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Graduate Student Seminar - 10/13/2017

"The Role of Plasma Species and Sample Composition on Dense Amorphous Carbon Layer Formation and Polymer Etching Behavior"

by Adam Pranda

Friday, October 13, 2017 -- 12:00 p.m.
Large Conference Room, 1207 Energy Research Facility

Advisor:  Professor Gottlieb Oehrlein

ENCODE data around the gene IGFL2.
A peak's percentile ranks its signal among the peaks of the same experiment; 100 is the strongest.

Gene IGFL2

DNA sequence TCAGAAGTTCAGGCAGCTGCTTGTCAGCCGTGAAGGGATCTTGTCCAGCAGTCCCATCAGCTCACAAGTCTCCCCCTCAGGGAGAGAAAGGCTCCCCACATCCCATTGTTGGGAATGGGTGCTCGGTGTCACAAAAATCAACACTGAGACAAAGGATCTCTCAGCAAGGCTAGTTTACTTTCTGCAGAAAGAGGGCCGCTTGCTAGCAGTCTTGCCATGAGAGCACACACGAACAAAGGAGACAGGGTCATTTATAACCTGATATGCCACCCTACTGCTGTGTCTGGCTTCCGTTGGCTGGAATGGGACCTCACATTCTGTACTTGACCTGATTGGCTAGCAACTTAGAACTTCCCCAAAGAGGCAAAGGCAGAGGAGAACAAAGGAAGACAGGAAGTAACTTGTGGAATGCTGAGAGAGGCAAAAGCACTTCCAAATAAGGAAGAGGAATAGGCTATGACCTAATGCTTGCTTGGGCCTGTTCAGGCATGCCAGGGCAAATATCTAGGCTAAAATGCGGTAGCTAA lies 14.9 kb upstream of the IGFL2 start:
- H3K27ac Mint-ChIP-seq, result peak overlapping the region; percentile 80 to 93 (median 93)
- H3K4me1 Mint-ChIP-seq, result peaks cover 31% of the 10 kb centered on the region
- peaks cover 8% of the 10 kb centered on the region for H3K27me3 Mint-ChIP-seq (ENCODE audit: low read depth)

Numerous polymer etching models have been previously developed to correlate the structure or composition of the polymer to the plasma etching behavior. A key assumption in these models is that the polymer structure remains homogenous as it is etched. For applications in photoresist pattern transfer, this assumption is not valid since high-energy ion bombardment results in the formation of a heterogeneous structure consisting of a 2-3 nanometer thick dense amorphous carbon (DAC) layer on the polymer surface which mediates the overall etch rate. In this work, we implement a physical model which takes into account the ion penetration depth in photoresist materials to provide a basis for an ellipsometric model which we use to describe the evolution of the photoresist structure in real time. From the modeling, we have identified a correlation where a molecular structure consisting of a greater ratio of carbon carbon-type bonding results in a more optically dense DAC layer, which limits the ion flux that reaches the bulk layer, and thus leads to a lower steady-state etch rate. In the presence of any reactive species in the plasma, such as oxygen or fluorocarbon, there is an additional component to the etch rate due to chemical sputtering which results in an increase in the etch yield of the DAC layer. Once the DAC layer is sufficiently depleted, the ion flux reaching the bulk layer increases and thus the bulk etch rate increases as well. Utilizing the experimental results, we seek to arrive at an etching model that can be applied in the development of new photoresist materials that attain a target steady-state etch rate.

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